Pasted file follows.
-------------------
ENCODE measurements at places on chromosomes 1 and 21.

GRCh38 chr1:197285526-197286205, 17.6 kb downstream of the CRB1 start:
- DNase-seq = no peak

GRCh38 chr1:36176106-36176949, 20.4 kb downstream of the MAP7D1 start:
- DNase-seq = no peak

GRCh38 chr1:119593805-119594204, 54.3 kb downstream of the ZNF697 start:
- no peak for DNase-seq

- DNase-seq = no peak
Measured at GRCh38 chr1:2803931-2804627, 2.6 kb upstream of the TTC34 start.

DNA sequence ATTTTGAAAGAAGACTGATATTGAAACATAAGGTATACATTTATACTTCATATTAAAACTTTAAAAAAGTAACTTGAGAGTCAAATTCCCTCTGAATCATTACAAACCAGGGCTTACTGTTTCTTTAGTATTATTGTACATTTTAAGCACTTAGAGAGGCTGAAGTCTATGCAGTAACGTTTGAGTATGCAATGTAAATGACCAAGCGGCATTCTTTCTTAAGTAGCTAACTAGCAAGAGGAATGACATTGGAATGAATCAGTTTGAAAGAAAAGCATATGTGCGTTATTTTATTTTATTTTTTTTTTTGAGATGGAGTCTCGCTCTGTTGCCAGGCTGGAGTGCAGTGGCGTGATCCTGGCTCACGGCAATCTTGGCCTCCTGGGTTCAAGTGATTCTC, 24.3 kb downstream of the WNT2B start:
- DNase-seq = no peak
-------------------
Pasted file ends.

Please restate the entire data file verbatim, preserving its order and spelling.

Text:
ENCODE measurements at places on chromosomes 1 and 21.

GRCh38 chr1:197285526-197286205, 17.6 kb downstream of the CRB1 start:
- DNase-seq = no peak

GRCh38 chr1:36176106-36176949, 20.4 kb downstream of the MAP7D1 start:
- DNase-seq = no peak

GRCh38 chr1:119593805-119594204, 54.3 kb downstream of the ZNF697 start:
- no peak for DNase-seq

- DNase-seq = no peak
Measured at GRCh38 chr1:2803931-2804627, 2.6 kb upstream of the TTC34 start.

DNA sequence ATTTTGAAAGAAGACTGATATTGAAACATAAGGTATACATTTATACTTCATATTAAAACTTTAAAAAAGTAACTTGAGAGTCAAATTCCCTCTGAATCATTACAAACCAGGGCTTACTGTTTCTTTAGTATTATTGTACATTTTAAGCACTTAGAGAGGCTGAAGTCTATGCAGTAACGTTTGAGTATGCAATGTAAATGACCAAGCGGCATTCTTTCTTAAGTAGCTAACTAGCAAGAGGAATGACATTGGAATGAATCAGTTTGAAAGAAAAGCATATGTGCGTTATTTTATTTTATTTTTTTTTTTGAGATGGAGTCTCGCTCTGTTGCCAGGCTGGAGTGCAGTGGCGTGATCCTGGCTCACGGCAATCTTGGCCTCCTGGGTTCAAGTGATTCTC, 24.3 kb downstream of the WNT2B start:
- DNase-seq = no peak